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Bitter lesson

RRoy’siPad Bitter lesson
Ronald Roy — May 12, 2016

Let’s all observe the traditional “one-hundred-day honeymoon” with the newly elected President of the Republic — assuming he won legitimately. This is needed not only to soothe hurt feelings and vindictive urges but, more importantly: to express the republican spirit of respecting the national plurality vote.

Let’s welcome Rodrigo “Digong” Duterte to the presidency by cooperating, for a hundred days at least, with his administration in its initial efforts to transform his promises into realities. May all his enemies unite, look forward, and help him succeed for the sake of our beloved country. This would be one big sparkling moment for a people’s democratic spirit.

Vox populi est vox Dei?
But then, as always, the honeymoon can be aborted by abominable events. Yes, it may very well be all up to Digong. We were all witness to his crude, profane and vulgar behavior and utterances that depicted his character as a self-confessed serial murderer and a threat both to our national security and world peace — and yet, he won by a landslide!! Holy macaroni! Vox populi est vox Dei?? (The voice of the people is the voice of God??)

Absolutely not, because the historical dictum is: Vox populi est non semper vox Dei (The voice of the people is not always the voice of God). For example, when the Jews voiced out to Pontius Pilate their demand for the death of Jesus on the cross, that certainly was not the voice of God. Another, in the time of Noah when the peoples of the world wallowed in the epicurean pleasures of the flesh, God inundated them because what they wanted was anathema to their welfare.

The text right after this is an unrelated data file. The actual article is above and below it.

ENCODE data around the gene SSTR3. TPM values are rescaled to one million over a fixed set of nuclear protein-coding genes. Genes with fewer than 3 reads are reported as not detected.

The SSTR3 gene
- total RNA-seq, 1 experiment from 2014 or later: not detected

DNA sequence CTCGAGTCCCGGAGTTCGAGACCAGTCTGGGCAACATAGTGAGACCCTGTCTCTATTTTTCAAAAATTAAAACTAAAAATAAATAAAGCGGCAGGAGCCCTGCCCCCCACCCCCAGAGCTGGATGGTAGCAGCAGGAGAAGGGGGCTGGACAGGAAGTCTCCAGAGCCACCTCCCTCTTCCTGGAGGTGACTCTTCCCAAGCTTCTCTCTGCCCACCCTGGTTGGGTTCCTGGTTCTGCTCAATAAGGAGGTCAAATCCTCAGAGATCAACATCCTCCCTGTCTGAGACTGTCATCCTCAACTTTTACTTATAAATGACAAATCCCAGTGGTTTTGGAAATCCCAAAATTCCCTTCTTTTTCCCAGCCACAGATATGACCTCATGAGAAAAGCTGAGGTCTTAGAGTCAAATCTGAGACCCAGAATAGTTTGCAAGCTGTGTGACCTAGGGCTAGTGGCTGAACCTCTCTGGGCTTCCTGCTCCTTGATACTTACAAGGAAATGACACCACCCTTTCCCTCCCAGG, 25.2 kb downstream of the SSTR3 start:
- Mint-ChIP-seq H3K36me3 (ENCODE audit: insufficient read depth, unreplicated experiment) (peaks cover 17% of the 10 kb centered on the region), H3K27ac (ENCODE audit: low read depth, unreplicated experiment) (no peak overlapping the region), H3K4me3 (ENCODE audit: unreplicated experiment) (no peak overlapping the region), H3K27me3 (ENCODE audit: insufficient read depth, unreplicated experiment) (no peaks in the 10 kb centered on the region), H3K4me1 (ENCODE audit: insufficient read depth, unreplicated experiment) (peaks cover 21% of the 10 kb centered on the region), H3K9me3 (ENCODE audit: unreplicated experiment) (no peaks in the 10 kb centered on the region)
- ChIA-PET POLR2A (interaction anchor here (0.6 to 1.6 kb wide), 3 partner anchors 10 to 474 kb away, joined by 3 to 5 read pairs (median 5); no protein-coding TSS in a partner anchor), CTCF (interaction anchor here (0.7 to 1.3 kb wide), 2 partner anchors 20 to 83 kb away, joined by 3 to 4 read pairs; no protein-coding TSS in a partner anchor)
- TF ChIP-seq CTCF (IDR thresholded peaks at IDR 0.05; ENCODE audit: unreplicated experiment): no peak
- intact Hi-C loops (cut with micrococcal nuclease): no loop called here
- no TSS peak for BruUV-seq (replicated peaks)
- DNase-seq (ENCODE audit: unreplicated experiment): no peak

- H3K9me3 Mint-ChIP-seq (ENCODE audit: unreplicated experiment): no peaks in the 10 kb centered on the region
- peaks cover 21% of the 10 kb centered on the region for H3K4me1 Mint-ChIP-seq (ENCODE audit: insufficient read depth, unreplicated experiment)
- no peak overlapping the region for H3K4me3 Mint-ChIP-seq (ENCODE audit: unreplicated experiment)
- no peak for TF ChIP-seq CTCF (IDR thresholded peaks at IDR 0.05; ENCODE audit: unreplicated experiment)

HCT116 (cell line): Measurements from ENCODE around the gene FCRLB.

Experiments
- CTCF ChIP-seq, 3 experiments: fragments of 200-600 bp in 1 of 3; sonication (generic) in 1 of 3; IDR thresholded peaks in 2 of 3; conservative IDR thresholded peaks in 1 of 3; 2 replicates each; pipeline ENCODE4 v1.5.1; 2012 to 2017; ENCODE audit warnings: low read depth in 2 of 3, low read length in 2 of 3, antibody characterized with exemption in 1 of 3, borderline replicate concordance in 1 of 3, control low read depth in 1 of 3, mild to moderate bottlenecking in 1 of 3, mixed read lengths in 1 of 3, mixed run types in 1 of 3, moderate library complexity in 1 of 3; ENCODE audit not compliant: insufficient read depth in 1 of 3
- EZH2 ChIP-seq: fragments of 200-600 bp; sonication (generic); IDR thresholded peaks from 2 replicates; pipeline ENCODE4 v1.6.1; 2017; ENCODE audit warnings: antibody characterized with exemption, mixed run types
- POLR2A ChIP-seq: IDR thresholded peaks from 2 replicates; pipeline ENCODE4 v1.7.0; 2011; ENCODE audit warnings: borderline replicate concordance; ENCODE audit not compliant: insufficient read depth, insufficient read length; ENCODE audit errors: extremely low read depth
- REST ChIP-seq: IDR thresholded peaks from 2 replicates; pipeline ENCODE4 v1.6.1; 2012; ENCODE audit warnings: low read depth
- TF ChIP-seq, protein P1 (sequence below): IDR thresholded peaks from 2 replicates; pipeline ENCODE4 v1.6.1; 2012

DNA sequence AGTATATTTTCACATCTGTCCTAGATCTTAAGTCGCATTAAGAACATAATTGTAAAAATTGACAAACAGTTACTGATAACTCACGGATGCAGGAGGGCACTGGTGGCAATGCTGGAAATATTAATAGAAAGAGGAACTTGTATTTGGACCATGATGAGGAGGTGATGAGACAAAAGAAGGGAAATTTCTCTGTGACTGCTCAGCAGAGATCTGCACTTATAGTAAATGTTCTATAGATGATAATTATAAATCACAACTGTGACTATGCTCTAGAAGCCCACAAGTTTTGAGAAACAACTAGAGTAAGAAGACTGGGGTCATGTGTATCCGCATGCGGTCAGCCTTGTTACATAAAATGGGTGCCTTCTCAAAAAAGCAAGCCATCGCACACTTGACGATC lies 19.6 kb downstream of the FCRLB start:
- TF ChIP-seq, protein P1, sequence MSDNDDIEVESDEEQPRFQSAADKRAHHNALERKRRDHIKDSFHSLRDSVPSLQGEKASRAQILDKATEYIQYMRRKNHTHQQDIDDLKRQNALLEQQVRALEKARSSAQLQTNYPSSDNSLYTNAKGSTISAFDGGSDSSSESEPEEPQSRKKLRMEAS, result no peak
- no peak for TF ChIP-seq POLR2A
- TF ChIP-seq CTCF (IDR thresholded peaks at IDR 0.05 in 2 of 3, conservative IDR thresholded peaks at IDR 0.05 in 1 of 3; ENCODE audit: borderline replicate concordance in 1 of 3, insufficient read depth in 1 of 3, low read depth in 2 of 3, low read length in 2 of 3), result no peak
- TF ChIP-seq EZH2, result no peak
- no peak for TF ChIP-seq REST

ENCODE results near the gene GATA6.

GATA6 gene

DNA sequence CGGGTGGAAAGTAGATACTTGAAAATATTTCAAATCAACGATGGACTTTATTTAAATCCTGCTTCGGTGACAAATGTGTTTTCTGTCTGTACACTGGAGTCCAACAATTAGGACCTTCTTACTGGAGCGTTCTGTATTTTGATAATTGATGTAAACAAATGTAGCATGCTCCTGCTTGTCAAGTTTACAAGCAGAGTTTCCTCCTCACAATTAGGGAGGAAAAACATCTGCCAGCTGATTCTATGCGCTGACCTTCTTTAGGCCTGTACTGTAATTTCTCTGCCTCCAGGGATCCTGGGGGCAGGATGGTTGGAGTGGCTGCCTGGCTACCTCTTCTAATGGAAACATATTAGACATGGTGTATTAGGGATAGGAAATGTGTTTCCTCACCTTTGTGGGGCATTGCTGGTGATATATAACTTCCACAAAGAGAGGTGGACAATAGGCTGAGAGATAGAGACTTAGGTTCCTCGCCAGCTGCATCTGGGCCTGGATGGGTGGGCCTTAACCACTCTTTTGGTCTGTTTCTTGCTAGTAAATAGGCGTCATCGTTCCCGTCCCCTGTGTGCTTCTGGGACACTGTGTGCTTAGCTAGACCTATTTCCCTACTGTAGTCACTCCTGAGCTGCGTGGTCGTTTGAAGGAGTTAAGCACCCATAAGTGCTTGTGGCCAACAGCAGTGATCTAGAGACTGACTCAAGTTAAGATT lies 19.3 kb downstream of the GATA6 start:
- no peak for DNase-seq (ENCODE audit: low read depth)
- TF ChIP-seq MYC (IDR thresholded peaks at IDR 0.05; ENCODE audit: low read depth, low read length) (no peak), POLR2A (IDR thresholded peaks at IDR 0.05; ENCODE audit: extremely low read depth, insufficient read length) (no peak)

The applicable Latin adage here is: Salus populi est suprema lex (The welfare of the people is the supreme law). Question: If voting for Digong was not good for the people’s welfare, why didn’t God prevent his win? Answer: Because He wanted us to use our free will. As in all cases of decision-making, we suffer or benefit from the consequences of our free will. Hmm, maybe we didn’t pray hard enough for a deus ex machina (divine intervention).

In any event, we should be Digong’s patient honeymoon partners. Who knows that he might yet be among God’s chosen ones, like the Roman soldier Sol who persecuted Christians, but was converted by the risen Jesus to carry out his work under a new name, and would eventually be revered as St. Paul?

A portrait of Digong
Two things eloquently speak about Digong at opposite ends of the human character. One: When his vote lead became statistically irreversible, he paid a visit to his mother’s tomb site and, shedding tears, implored her to help him. Two: With as much passion, he swore to be “a dictator, but only against bad guys, evil people, criminals and drug lords”! An assaulting thought, indeed, for all adherents to the Rule of Law!

Some friends call me a “freakish” advocate of the Rule of Law. To them I say: systems are imperfect, as imperfect as the humans who create them. Nobody is perfect, and I can only hope that Digong’s imperfections do not get the better of our democratic system. Again, it may very well be all up to him. I hope I am wrong, but I see tumultuous times ahead under the yoke of a misguided leader.

However, the horror isn’t so much the election of the wrong man (assuming this to be the case), as it is the realization that our democracy is a governing system of unwise people, for unwise people, and by unwise people — the electorate who may yet find only themselves to blame for an unwise national vote.

Reaping what one sows
Even assuming the elections had been free of fraud and other irregularities, it could be that the voters had not voted wisely, in which case: they would have to painfully reap what they sowed and, hopefully, learn a bitter lesson. I pause at this point to ask: when shall we ever learn this lesson if, for the past over a century, our heroes and martyrs have come and gone….to no avail??

09186449517 ronald8roy@yahoo.com
musingsbyroy.wordpress.com @ronald8roy

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